On this day when my first story, Undoing, is live for sale at Amazon.com, it seems appropriate to add a new blog post on associated topics.

Undoing depicts the challenges of one fictional family, as a married couple seeks to adopt young twins who had been in foster care. I want to stress the word “fictional” here, as some people who know me may wonder whether the situation depicted in Undoing is, in fact, a true situation. You see, my husband and I once adopted out of foster care, a nine-year-old boy, who is now in his mid-twenties.

Let me assure you that the story depicted in Undoing is, indeed, fiction.

That said, there are definitely themes that exist in Undoing that occurred within our household and likely occur in other households where children have previously lived in difficult situations. Themes like anger, testing and fear. We definitely saw these displayed from our son in different ways, and we also felt some of the emotions the fictional parents display in Undoing.

Another theme touched on in the Undoing story, disruption during pre-adoption placement, or even dissolution of an actual adoption, actually do occur more frequently than one might assume. The Child Welfare Information Gateway published a report in 2012 on Adoption Disruption and Dissolution. According to this report, different studies “consistently report disruption rates that range from about 10 to 25 percent” and dissolution rates are perhaps 1 to 5 percent, though data is not always available on this population. If the numbers of children adopted in 2012 represent a typical year (7,000 according to Congressional Coalition on Adoption Institute), this means roughly 700 to 1,750 children may experience pre-adoption dissolution, after experiencing the hope of a new family, and another 70 to 350 experience another loss of family, after losing birth family already.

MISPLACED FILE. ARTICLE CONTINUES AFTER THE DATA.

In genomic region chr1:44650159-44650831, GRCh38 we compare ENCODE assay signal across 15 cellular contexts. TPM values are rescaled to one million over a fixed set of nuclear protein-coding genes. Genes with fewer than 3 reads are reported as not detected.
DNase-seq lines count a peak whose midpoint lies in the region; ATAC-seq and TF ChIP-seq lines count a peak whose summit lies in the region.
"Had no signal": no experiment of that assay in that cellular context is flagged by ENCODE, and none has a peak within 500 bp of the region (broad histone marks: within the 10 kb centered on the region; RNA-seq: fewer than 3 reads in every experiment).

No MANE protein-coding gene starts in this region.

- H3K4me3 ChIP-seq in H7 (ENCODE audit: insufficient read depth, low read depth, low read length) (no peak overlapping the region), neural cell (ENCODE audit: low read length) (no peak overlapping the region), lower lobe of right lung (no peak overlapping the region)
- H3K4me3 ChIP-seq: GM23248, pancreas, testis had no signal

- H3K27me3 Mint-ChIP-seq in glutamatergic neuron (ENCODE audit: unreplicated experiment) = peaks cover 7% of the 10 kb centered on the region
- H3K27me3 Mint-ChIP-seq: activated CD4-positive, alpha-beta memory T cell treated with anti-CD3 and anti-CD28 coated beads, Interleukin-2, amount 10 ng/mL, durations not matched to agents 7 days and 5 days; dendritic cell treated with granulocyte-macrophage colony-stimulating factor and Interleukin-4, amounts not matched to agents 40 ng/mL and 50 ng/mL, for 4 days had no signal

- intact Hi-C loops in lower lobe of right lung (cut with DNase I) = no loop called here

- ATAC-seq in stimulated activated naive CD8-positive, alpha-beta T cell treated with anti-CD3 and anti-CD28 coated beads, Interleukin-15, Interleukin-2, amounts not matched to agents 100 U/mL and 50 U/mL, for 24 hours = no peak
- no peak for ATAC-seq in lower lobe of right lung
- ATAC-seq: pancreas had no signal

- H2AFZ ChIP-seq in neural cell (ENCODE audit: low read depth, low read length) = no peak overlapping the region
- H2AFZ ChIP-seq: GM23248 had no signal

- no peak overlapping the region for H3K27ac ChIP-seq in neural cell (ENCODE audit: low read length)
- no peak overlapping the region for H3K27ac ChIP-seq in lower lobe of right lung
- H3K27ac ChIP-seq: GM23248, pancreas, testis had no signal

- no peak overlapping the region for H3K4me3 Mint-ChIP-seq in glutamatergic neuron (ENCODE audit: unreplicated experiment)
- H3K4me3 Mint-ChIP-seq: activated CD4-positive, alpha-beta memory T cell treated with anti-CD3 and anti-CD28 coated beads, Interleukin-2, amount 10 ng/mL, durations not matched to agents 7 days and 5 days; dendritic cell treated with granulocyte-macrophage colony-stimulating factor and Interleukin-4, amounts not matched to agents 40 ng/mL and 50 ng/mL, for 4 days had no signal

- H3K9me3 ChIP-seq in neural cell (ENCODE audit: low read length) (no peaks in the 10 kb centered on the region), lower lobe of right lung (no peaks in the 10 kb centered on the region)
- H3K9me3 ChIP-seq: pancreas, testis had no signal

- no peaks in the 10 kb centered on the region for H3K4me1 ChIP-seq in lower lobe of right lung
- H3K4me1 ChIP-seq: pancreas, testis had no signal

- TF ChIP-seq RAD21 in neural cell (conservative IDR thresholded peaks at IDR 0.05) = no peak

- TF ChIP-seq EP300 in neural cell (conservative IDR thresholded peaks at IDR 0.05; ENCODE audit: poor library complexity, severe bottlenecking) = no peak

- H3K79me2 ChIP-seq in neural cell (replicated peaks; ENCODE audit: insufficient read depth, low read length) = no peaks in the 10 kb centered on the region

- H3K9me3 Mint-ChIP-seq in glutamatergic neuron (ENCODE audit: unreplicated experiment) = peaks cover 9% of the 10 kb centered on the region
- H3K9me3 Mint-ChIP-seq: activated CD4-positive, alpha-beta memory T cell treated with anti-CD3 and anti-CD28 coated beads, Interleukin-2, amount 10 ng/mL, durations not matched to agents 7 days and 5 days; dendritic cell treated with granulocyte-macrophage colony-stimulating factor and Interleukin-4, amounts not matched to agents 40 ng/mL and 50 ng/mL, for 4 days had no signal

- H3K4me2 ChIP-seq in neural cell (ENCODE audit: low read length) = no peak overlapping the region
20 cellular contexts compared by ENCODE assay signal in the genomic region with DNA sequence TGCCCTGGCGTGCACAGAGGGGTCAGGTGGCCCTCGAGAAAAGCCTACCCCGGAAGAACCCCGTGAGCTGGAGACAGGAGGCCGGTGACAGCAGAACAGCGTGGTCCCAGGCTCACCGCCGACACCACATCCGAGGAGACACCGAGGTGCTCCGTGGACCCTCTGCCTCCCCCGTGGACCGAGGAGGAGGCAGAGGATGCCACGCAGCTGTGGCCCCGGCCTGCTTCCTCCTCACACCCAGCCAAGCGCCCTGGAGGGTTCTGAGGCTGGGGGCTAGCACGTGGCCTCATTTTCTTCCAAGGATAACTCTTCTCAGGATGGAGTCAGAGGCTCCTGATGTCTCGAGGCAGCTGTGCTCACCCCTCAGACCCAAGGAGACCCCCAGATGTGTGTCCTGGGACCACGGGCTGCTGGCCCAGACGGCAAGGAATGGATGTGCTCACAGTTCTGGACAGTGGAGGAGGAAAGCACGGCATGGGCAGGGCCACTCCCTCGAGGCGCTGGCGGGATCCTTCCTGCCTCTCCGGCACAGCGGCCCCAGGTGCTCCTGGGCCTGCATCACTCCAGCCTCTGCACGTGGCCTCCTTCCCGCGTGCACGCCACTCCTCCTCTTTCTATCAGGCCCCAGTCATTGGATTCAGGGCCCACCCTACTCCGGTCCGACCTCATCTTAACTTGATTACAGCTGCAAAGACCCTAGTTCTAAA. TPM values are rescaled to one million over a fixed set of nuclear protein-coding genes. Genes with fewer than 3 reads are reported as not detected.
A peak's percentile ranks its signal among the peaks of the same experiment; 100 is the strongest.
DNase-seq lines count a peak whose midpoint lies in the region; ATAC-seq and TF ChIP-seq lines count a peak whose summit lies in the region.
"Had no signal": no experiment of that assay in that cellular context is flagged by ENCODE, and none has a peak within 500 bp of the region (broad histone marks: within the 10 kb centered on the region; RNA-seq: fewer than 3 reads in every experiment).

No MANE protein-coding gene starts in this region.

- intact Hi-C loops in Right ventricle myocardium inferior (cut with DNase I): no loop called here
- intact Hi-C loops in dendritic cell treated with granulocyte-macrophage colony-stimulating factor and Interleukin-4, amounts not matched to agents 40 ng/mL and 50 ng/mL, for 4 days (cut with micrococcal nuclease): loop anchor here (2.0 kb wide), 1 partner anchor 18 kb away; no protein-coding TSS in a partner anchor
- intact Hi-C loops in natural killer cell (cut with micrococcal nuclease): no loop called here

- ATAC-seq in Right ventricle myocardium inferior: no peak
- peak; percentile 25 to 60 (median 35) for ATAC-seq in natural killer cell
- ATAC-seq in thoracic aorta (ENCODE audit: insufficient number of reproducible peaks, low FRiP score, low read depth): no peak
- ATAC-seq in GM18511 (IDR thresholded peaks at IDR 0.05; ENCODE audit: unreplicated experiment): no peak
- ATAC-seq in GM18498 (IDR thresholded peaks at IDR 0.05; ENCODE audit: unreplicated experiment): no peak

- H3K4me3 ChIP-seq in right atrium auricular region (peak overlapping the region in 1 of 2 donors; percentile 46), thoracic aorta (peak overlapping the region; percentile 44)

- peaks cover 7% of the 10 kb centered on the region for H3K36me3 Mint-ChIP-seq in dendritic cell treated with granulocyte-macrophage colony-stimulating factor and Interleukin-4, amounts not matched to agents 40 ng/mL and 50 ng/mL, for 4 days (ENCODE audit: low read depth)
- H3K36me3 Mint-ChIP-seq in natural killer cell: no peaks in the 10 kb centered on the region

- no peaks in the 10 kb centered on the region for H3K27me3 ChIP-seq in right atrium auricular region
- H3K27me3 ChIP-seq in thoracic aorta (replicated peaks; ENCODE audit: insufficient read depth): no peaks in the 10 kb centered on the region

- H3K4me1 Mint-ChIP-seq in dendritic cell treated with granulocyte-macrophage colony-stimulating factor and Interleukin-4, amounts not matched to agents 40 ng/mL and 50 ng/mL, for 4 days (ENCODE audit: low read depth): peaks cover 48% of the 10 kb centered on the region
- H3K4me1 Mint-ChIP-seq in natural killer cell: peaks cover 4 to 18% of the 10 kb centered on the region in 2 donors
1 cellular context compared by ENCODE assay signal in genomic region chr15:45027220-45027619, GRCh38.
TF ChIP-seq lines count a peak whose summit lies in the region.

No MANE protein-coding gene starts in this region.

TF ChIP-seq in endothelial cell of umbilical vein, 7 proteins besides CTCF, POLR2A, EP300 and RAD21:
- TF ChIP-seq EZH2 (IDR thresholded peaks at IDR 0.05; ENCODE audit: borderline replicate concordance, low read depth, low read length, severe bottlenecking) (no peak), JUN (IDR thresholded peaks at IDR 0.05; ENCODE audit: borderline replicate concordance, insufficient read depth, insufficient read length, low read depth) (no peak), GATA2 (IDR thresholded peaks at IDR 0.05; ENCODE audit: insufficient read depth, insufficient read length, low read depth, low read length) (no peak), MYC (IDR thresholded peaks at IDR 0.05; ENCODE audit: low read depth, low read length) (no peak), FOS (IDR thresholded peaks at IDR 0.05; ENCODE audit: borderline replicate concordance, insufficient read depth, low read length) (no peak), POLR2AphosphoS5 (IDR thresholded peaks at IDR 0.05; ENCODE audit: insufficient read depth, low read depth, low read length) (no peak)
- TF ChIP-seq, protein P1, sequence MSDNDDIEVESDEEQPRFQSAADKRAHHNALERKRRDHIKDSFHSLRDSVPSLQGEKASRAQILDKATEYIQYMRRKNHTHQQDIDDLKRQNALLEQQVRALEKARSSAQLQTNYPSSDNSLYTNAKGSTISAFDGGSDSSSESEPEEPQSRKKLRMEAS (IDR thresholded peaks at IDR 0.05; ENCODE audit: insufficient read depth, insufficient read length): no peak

These are incredibly sad statistics.

It is also sad to understand the number of children still awaiting families. According to the AdoptUSKids website, there are 102,000 children in foster care waiting to be adopted, and 20,000 children age out of foster care (become adults) each year without being adopted.

If anyone who reads this might find it in their heart to help one or more of these children, I applaud you. Likewise, I hope my story, Undoing, will help anyone who may be experiencing the challenges of adopting from foster care.

With love,

Jayce